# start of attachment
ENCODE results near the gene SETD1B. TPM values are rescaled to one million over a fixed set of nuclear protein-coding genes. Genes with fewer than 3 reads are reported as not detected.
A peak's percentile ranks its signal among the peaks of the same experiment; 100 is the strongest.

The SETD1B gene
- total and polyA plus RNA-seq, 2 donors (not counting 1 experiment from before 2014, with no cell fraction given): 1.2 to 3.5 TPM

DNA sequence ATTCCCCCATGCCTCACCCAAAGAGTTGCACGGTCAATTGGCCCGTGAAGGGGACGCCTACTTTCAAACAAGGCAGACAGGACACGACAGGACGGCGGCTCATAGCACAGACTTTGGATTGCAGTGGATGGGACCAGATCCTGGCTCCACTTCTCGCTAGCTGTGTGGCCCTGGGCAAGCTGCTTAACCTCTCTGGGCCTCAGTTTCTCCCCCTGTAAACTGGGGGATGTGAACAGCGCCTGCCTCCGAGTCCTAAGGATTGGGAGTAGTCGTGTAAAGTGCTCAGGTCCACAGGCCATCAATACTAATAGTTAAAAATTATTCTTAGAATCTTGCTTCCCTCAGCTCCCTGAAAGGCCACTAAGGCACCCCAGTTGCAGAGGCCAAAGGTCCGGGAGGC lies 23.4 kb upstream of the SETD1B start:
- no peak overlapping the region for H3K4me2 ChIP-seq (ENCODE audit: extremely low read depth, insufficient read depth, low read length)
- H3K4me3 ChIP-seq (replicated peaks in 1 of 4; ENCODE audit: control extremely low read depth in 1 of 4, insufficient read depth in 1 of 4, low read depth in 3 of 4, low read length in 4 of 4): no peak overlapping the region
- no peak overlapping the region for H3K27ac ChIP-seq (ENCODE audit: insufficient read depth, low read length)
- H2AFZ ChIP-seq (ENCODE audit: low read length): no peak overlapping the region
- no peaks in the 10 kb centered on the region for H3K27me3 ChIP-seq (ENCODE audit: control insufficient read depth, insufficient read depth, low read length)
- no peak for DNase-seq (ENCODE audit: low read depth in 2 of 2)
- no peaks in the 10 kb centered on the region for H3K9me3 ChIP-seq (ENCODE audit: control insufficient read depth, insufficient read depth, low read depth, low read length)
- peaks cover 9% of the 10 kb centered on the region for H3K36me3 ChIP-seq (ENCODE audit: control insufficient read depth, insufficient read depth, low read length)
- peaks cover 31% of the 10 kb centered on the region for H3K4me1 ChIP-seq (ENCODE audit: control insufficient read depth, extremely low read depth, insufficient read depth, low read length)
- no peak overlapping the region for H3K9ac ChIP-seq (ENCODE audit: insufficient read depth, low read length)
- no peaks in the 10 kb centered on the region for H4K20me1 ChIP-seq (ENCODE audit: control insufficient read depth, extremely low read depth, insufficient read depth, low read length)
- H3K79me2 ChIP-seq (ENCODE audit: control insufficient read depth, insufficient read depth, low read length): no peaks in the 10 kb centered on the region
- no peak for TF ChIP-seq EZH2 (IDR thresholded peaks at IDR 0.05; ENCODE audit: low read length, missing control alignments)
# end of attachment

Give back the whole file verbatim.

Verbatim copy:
ENCODE results near the gene SETD1B. TPM values are rescaled to one million over a fixed set of nuclear protein-coding genes. Genes with fewer than 3 reads are reported as not detected.
A peak's percentile ranks its signal among the peaks of the same experiment; 100 is the strongest.

The SETD1B gene
- total and polyA plus RNA-seq, 2 donors (not counting 1 experiment from before 2014, with no cell fraction given): 1.2 to 3.5 TPM

DNA sequence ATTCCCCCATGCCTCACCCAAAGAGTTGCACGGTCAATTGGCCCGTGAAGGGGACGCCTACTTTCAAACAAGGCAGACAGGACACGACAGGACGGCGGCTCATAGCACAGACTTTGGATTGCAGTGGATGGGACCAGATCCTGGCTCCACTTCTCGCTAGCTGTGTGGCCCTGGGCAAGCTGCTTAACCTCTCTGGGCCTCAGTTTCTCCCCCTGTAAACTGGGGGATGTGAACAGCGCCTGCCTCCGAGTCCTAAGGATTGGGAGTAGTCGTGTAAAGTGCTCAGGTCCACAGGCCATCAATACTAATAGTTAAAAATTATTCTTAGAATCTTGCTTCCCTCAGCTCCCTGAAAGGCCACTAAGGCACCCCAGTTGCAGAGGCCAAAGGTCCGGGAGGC lies 23.4 kb upstream of the SETD1B start:
- no peak overlapping the region for H3K4me2 ChIP-seq (ENCODE audit: extremely low read depth, insufficient read depth, low read length)
- H3K4me3 ChIP-seq (replicated peaks in 1 of 4; ENCODE audit: control extremely low read depth in 1 of 4, insufficient read depth in 1 of 4, low read depth in 3 of 4, low read length in 4 of 4): no peak overlapping the region
- no peak overlapping the region for H3K27ac ChIP-seq (ENCODE audit: insufficient read depth, low read length)
- H2AFZ ChIP-seq (ENCODE audit: low read length): no peak overlapping the region
- no peaks in the 10 kb centered on the region for H3K27me3 ChIP-seq (ENCODE audit: control insufficient read depth, insufficient read depth, low read length)
- no peak for DNase-seq (ENCODE audit: low read depth in 2 of 2)
- no peaks in the 10 kb centered on the region for H3K9me3 ChIP-seq (ENCODE audit: control insufficient read depth, insufficient read depth, low read depth, low read length)
- peaks cover 9% of the 10 kb centered on the region for H3K36me3 ChIP-seq (ENCODE audit: control insufficient read depth, insufficient read depth, low read length)
- peaks cover 31% of the 10 kb centered on the region for H3K4me1 ChIP-seq (ENCODE audit: control insufficient read depth, extremely low read depth, insufficient read depth, low read length)
- no peak overlapping the region for H3K9ac ChIP-seq (ENCODE audit: insufficient read depth, low read length)
- no peaks in the 10 kb centered on the region for H4K20me1 ChIP-seq (ENCODE audit: control insufficient read depth, extremely low read depth, insufficient read depth, low read length)
- H3K79me2 ChIP-seq (ENCODE audit: control insufficient read depth, insufficient read depth, low read length): no peaks in the 10 kb centered on the region
- no peak for TF ChIP-seq EZH2 (IDR thresholded peaks at IDR 0.05; ENCODE audit: low read length, missing control alignments)